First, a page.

The Anti-Defamation League (ADL) is now accepting submissions for the 2018 “Our First Amendment Freedoms Art & Essay Contest.” Students grades 6 – 11 Illinois, Wisconsin, Indiana, Minnesota, North Dakota and South Dakota can apply by Sept. 28, 2018. First Place winners in each grade category will receive college scholarships for $5,000. Second Place winners will receive $1,000.
As a part of the contest, teachers are invited to use ADL’s completely free curriculum guides on the First Amendment! A recent poll found nearly 75% of students took the First Amendment and its protections for granted. Help teach the next generation the importance of the First Amendment freedoms!
LEARN MORE AND GET STARTED HERE.
Did you know…
- The classroom teacher with the most entries will be invited to the awards dinner and will receive $1,000. The school with the most entries will receive an Anti-Defamation League A WORLD OF DIFFERENCE® Institute educational workshop.
- All art entries will be eligible for submission to local festivals thanks to Amdur Productions. The winning students will be invited to present their work at the 2018 Freedom Award Dinner in Chicago.
- Scholarships provided by a generous anonymous donor, the Harold R. Burnstein Future Leaders Merit Award Endowment Fund, and the Kathleen Hart Solovy Scholarship Endowment Fund.
Dear Wisconsin Teachers,
We know it’s sometimes harder for students in states outside Illinois to get to our dinner in Chicago (where the awards are presented), but that does not disqualify them. They are absolutely welcome to enter the contest and teachers should most definitely utilize our free curriculum, lesson plans and other resources. Contact me with any questions.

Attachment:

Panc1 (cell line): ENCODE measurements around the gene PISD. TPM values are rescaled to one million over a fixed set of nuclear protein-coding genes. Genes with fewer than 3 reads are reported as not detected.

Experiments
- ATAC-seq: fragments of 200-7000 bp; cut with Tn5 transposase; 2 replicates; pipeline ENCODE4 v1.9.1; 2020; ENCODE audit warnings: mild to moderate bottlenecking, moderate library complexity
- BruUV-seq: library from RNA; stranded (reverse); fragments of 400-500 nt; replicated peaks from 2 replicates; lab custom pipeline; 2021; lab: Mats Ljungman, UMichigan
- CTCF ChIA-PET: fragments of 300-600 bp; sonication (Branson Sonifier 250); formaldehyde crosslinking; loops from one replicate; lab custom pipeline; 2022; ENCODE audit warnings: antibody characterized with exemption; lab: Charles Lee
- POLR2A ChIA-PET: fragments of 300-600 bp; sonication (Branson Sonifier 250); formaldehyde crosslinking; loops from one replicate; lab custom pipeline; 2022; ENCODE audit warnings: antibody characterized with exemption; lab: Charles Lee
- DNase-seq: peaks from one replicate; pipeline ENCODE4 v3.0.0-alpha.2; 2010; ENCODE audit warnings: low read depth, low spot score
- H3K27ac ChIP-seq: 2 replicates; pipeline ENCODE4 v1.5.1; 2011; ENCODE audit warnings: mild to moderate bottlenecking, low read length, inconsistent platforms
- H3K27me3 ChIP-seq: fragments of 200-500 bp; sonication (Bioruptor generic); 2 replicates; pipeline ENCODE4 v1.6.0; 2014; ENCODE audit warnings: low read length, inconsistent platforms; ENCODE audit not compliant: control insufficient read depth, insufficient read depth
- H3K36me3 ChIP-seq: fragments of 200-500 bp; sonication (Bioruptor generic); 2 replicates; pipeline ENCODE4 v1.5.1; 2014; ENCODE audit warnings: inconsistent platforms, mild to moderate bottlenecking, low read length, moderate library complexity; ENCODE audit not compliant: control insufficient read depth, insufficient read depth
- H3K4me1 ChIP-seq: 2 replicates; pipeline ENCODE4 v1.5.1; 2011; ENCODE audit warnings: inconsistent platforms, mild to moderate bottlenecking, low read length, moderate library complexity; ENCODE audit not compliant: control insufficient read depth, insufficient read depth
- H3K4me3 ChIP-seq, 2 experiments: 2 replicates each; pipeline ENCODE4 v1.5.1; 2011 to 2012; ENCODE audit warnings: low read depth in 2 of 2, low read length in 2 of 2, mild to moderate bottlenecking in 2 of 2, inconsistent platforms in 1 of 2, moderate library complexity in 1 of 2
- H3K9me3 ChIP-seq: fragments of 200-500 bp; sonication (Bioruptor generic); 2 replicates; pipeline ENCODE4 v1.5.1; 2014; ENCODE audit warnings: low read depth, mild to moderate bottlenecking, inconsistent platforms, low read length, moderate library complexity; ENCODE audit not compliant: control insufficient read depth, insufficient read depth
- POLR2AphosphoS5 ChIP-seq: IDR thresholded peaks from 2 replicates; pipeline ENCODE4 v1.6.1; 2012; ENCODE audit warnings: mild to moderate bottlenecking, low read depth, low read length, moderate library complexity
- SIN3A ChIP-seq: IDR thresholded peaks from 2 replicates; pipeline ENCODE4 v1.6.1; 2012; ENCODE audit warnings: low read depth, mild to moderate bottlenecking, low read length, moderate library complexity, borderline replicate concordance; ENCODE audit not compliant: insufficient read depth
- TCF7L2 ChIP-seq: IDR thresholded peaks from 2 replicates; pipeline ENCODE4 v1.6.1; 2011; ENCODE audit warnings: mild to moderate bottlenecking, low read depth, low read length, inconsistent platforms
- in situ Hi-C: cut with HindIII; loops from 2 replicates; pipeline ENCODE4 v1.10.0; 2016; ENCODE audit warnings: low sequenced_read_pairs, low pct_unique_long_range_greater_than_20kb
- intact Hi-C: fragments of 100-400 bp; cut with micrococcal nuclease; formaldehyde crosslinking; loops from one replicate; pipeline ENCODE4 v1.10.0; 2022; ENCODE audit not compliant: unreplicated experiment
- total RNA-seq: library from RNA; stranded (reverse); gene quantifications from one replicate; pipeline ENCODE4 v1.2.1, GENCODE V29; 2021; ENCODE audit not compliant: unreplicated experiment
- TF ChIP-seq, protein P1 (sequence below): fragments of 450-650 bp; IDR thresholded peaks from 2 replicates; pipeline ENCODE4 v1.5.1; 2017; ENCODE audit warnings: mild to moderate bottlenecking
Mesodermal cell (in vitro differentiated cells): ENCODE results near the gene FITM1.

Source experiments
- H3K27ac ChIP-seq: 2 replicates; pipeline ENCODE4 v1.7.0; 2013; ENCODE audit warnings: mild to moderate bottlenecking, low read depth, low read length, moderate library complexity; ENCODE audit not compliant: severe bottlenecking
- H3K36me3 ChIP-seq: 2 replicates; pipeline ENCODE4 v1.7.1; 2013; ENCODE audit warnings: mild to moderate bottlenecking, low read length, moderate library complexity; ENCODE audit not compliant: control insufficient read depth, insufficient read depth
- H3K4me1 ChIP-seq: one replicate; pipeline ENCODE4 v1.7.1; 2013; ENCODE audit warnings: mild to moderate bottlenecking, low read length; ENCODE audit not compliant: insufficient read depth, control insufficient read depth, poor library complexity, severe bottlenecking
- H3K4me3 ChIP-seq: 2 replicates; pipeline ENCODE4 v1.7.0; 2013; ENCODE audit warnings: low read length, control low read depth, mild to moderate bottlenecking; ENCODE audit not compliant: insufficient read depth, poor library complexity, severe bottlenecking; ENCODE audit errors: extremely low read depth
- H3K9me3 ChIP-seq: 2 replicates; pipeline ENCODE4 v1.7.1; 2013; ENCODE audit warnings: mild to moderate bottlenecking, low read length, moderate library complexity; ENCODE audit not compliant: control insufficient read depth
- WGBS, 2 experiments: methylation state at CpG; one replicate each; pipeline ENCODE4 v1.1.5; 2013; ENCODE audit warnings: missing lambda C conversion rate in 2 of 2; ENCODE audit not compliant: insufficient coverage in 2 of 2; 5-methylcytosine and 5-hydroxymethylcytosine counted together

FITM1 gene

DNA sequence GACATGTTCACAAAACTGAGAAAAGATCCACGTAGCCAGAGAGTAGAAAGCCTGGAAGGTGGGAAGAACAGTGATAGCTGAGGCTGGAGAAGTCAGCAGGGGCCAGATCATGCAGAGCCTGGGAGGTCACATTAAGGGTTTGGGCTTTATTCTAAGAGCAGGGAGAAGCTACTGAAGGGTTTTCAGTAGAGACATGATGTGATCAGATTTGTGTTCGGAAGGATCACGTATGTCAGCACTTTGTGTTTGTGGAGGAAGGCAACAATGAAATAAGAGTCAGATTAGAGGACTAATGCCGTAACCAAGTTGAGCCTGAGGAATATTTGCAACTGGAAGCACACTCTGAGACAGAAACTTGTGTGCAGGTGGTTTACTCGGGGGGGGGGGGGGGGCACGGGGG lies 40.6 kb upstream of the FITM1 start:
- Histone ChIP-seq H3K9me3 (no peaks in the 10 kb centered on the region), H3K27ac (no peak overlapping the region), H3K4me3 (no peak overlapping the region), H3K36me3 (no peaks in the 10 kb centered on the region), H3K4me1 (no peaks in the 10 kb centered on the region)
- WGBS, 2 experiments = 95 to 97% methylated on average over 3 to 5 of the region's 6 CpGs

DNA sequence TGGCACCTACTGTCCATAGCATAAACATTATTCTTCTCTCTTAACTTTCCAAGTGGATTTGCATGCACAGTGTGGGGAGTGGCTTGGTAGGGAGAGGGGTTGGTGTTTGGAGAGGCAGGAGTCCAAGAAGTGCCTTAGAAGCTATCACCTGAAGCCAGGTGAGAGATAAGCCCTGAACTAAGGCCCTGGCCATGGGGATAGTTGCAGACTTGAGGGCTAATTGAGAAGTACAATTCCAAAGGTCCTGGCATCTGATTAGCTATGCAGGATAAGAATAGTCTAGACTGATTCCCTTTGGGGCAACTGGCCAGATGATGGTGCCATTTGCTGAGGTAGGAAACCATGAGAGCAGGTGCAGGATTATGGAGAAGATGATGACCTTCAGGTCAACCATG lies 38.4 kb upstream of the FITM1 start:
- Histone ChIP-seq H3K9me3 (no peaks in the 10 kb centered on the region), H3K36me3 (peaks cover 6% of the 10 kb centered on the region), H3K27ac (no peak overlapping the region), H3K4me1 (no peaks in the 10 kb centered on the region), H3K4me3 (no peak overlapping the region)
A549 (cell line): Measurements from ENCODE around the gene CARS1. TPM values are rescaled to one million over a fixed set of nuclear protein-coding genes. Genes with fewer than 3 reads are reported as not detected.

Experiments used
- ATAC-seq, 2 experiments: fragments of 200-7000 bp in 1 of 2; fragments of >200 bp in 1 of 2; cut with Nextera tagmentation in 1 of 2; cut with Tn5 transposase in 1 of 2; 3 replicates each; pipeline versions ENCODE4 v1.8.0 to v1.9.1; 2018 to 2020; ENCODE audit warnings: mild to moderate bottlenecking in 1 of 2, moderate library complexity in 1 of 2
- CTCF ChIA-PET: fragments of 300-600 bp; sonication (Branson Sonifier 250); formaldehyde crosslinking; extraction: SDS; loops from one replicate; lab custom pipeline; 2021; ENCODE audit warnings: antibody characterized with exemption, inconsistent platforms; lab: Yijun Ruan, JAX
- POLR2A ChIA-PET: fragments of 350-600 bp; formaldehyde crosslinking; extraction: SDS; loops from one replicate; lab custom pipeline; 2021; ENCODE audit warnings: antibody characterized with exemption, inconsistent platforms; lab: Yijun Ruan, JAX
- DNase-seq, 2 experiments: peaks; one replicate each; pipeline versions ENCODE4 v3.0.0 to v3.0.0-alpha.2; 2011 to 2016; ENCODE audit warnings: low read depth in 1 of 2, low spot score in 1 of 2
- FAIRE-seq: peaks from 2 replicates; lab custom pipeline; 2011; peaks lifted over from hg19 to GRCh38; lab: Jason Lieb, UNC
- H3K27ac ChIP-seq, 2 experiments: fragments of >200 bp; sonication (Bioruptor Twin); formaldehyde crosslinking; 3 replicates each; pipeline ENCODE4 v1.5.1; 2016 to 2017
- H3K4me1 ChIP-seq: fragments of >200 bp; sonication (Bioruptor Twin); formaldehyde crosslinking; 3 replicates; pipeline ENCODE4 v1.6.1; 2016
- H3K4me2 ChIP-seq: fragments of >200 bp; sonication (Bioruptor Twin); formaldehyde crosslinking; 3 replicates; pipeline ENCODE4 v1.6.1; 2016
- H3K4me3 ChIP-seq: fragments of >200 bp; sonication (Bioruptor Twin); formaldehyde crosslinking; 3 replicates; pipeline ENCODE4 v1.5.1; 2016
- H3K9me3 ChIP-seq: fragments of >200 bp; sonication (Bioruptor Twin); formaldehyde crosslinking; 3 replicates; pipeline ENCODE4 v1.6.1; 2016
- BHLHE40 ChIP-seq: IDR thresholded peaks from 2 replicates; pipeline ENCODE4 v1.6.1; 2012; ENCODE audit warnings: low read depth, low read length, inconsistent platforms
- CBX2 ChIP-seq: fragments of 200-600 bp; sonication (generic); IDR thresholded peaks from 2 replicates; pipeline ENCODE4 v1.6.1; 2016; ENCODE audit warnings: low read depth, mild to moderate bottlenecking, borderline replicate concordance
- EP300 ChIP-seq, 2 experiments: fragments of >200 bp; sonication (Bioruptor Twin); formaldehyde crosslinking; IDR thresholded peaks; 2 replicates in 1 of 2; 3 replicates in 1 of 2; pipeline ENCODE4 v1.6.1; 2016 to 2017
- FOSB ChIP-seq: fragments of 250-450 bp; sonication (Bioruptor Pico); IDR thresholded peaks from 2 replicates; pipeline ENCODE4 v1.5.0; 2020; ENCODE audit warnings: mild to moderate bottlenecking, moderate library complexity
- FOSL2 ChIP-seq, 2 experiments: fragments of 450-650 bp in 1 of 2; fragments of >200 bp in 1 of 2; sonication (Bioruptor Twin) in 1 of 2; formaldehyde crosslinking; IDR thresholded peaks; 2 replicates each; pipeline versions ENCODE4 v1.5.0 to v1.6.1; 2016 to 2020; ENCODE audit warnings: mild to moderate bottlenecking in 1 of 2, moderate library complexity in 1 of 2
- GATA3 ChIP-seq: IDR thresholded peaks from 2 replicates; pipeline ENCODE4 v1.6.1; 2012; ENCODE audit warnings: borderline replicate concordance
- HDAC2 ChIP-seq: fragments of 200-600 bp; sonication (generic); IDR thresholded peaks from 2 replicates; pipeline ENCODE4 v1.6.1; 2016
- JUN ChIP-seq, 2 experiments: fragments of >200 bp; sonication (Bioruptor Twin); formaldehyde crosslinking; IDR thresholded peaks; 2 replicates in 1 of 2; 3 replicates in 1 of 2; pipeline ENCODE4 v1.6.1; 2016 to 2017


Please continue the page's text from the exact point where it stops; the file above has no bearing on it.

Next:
Stephanie L. Seweryn
Assistant Director of Development
Position statement opposing UW-Stevens Point’s proposal to eliminate 13 humanities majors
The Wisconsin Council of Teachers of English strongly believes the University of Wisconsin-Stevens Point is making a very short-sighted decision in proposing to eliminate thirteen humanities majors, including English. Not only do we believe it will negatively impact current and future students interested in the humanities, but we also believe it will significantly diminish the quality of education for every student earning any type of degree from UW-Stevens Point. By weakening this vital area of the university which currently provides nearly 200 English and more than 600 total humanities majors with skills that are necessary in all career paths, you are choosing to remove those majors that have been the cornerstone of educated society for more than 2,000 years. WCTE sees this proposal, should it come to fruition, as having dire near and long-term consequences. If the proposed plan is approved, you are choosing to limit the potential and possibilities for the students and working people of central Wisconsin and quite literally taking away the ability to major in what makes us most human. We believe this is a mistake with far-reaching, unintended consequences. The mission of our organization is to “strengthen the teaching of English Language Arts,” and we believe the quality of the course offerings for students majoring in other fields of study, those seeking minors in English, and future English teachers will suffer due to the elimination of the major. The English Education program at UWSP has consistently provided the surrounding communities and our state with high-quality English Language Arts teachers, but the strength of that program comes from the strength of the overall English department. If the major is eliminated, the inevitable loss of course offerings and staff would negatively impact the preparedness of the future English educators, not to mention the critical humanities experience of students seeking other majors.